By Tim Smith, The Baltimore Sun
3:41 PM EDT, June 2, 2011
Baltimore's theater community got even more diverse last year with the arrival of an ensemble devoted to the work of lesbian, gay, bisexual and transgender artists.
Iron Crow Theatre Company opened its first full season last fall with "Hedwig and the Angry Inch" and the arresting premiere of "Apartment 213," a play about serial killer Jeffrey Dahmer, written, directed and performed by Joseph Ritsch, one of the troupe's founding members.
The season continued in the spring with the decidedly off-beat "Swimming in the Shallows," which included a boy-meets-shark romance.
To wrap up the season this month, Iron Crow presents Brad Fraser's dark work, "Love and Human Remains," which happens to involve another serial killer.
"That's not really what it's about," said Ritsch, who is directing this new production. "It's about the characters and their relationships, sexual and emotional. And Brad is writing about it all — gay, lesbian, bi, heterosexual."
The play, originally titled "Unidentified Human Remains and the True Nature of Love," premiered in 1989 and was made into a film a few years later. It put Fraser, now one of Canada's leading playwrights, on the map.
"It's sort of a Grimm's fairy tale," said Iron Crow artistic director Steve Satta. "You're very much aware of metaphysical issues. The serial killer symbolizes a fear of intimacy, a fear of AIDS, a fear of our own mortality. It's also a really fun play, in a dark, twisted way. It's constructed like a graphic novel — Brad is a comic book fanatic."
Although Fraser set the play in his hometown of Edmonton, Alberta, he "allows it to be set locally," Ritsch, 42, said. "We've had a lot of fun with that. It's very much a memory play, a play about decay, so we've set it in an abandoned rowhouse in Baltimore."
Ritsch moved here from New York in 2008 to earn a graduate degree in theater at Towson University. Satta, also from New York, has been on the TU faculty since 2000; he's associate professor of voice and acting.
"I always wanted to start a queer theater," Satta, 46, said. "I was surprised there wasn't one in Baltimore."
In 2009, Satta and several other artists in the area collaborated on "Gay Expectations," a multi-genre show presented on the UB Spotlight series at the University of Baltimore as part of Baltimore Gay Pride. That event led to the participants to create Iron Crow, which has a dozen ensemble members.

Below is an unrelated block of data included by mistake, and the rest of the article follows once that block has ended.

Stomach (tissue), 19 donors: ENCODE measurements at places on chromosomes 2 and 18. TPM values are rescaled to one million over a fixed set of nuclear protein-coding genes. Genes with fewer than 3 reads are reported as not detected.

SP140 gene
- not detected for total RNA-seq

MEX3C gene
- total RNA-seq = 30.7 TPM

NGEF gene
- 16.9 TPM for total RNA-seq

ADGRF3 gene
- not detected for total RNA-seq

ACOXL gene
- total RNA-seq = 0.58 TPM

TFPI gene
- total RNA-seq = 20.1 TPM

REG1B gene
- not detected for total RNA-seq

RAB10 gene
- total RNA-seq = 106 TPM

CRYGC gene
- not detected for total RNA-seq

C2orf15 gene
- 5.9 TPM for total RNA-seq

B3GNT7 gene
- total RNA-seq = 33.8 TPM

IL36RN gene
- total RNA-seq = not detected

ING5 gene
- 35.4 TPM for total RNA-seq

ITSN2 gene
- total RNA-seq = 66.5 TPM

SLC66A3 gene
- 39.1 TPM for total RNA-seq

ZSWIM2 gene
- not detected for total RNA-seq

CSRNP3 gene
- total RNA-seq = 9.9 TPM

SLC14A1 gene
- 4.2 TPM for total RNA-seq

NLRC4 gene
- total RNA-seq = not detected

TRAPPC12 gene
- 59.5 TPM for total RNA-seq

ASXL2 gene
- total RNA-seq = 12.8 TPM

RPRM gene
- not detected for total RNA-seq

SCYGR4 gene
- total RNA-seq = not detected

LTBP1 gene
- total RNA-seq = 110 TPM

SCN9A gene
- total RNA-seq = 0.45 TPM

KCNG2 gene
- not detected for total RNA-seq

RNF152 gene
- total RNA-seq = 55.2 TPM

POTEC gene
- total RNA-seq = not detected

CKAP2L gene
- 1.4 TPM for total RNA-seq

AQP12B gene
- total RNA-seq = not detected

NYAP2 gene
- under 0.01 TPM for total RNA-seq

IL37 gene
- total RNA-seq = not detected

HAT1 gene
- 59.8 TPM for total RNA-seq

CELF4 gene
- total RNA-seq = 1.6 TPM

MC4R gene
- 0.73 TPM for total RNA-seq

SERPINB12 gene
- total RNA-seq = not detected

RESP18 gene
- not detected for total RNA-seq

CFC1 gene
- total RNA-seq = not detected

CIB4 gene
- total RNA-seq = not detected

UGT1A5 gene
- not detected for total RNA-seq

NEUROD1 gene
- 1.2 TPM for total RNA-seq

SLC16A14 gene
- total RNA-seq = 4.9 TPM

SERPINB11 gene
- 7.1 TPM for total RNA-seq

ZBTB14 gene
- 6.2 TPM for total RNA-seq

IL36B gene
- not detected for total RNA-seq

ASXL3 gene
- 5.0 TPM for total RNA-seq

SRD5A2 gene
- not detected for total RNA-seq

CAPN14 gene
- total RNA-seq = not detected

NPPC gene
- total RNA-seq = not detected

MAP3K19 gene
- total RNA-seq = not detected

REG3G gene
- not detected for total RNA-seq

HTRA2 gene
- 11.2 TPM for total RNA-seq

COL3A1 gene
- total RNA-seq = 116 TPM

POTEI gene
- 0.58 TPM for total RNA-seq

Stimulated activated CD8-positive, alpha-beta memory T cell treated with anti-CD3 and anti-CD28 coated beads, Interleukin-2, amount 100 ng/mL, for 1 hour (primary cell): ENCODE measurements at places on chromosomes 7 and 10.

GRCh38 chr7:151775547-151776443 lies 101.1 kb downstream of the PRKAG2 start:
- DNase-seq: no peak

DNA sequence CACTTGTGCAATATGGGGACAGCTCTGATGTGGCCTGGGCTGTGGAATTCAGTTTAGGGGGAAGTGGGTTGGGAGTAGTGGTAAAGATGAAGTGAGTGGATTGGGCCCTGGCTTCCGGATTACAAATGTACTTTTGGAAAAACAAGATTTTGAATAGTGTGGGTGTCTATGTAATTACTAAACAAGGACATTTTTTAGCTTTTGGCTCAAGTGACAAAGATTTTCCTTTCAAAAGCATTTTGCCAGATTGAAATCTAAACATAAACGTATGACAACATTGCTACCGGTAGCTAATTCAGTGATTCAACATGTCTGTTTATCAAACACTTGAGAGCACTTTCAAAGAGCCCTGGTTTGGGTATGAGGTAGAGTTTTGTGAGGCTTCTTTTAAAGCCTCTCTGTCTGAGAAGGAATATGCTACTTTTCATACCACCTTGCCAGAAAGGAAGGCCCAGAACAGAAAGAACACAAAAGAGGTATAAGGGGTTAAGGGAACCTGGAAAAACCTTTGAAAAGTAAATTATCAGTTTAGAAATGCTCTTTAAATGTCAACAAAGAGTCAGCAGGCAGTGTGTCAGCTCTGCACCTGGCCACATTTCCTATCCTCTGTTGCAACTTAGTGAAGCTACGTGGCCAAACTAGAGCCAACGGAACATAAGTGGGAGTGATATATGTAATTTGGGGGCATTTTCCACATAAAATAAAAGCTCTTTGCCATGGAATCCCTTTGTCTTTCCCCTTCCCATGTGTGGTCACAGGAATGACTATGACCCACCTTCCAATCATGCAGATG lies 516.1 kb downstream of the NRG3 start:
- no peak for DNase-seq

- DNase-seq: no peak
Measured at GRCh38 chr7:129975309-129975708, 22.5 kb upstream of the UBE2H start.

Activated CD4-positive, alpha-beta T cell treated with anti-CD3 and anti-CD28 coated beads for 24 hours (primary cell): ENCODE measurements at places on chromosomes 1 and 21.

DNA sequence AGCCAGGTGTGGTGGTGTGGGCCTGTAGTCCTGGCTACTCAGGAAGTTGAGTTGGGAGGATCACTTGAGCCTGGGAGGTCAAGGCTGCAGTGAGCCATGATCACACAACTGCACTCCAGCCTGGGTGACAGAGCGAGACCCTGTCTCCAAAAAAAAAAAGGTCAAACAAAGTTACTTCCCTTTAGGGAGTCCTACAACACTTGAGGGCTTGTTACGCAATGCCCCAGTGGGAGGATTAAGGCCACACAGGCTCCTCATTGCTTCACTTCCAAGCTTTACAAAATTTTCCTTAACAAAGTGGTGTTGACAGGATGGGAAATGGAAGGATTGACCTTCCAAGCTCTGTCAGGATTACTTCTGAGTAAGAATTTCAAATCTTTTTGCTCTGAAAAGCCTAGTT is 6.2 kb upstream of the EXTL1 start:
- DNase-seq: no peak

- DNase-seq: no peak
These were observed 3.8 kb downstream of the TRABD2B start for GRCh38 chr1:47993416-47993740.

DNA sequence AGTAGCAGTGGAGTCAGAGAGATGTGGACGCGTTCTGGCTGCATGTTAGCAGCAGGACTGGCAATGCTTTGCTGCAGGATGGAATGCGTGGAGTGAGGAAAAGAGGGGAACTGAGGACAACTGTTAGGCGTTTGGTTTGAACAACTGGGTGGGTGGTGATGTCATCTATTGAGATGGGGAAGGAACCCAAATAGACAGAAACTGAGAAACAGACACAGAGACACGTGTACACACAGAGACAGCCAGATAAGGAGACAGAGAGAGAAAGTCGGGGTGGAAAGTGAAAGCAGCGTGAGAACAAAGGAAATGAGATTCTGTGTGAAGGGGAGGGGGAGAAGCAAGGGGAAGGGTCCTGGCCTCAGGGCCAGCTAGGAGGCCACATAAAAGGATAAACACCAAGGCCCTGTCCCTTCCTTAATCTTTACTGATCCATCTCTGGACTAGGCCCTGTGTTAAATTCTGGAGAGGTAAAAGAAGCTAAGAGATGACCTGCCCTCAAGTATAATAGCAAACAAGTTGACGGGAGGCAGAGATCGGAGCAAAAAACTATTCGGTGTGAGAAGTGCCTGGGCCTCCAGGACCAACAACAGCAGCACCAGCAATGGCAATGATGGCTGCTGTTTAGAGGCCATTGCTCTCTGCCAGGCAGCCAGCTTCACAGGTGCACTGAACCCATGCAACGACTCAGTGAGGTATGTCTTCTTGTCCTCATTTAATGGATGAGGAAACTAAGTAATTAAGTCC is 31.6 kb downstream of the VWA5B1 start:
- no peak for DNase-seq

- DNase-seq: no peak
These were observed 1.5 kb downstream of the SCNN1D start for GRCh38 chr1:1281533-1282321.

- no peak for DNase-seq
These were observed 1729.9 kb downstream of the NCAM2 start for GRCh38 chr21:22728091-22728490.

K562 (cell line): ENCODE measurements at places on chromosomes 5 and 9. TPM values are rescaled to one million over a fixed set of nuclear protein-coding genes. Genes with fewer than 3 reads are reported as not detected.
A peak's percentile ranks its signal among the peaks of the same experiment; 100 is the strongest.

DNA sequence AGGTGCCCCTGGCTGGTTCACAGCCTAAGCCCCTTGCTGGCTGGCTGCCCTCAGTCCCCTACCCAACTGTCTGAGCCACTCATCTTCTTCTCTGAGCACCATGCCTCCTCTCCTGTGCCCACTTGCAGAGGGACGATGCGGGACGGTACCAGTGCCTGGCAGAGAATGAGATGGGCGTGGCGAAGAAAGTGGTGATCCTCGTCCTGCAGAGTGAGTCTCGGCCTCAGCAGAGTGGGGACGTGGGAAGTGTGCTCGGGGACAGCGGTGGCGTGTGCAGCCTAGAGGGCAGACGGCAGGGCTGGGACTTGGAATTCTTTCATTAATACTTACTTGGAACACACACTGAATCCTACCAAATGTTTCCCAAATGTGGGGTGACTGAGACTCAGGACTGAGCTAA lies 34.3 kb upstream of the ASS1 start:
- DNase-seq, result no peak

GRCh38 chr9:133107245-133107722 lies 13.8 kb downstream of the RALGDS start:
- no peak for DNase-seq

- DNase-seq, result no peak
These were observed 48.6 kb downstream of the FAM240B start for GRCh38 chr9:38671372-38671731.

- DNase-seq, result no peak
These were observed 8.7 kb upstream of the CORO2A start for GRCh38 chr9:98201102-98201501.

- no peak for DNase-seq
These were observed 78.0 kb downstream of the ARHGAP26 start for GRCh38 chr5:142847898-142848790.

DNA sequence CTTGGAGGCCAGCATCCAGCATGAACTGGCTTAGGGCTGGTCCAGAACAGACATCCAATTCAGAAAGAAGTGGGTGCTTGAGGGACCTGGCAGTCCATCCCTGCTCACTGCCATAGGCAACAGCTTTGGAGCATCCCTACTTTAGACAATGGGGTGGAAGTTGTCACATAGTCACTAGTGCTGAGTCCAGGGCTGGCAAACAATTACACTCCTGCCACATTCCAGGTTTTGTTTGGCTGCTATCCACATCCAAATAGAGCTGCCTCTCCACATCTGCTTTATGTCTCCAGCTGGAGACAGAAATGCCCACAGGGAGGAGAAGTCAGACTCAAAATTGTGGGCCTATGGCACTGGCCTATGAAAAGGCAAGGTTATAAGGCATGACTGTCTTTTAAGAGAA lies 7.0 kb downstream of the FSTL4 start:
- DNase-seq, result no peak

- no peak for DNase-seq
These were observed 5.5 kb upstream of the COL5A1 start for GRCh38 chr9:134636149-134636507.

The company's name is intended to evoke both an avian image (crows were associated in some mythologies with mischief-makers) and crowbars, to symbolize the act of opening things up.
"I really like Baltimore," said Ritsch, who also does freelance work in the region (he provided the choreography for Everyman Theatre's current production of "Pygmalion"). "There's an edge to this city. And it's a great time to be in the theater community here."
Iron Crow pays a modest stipend to artists, onstage and backstage. Members handle the administrative duties, from the nitty-gritty of putting up posters to raising money. Production costs for the 2010-2011 season have ranged from $3,000 to $8,000 each.
"We run a pretty tight ship," Satta said. "We have a couple of angels who have helped with funding. But we need more of a track record before we can go out and ask for grants."
The company spent most of its first season at Emmanuel Episcopal Church in Mount Vernon.
"The church was very supportive," Ritsch said, "and it was great being in the heart of the 'gay-borhood.' But as a performance space, it was very challenging for us, very limiting."
For "Love and Human Remains," Iron Crow has moved into the Swirnow Theatre on the Johns Hopkins University's Homewood campus. That venue provides technical facilities the company craves, but it's not available at all times of the season. Things will be a bit nomadic next season — one production will be presented back at the church, two at Baltimore Theatre Project and one at a location to be determined.
Iron Crow's mission to offer plays that address topics and issues of particular interest to the gay community has not narrowed the response of the public.
"We've had a very mixed audience," Satta said, "including college-age kids. They've been very supportive."
Surprisingly, one demographic hasn't come out in force.
"The gay and lesbian community is not breaking down our doors," Ritsch said. "We're not getting as much support from that community as we thought we would."
If you go
Iron Crow Theatre Company's production of "Love and Human Remains" runs through June 18 at Swirnow Theatre, Johns Hopkins University, 3400 N. Charles St. $10-$15. Call 443-468-4837 or go to ironcrowtheatre.com.
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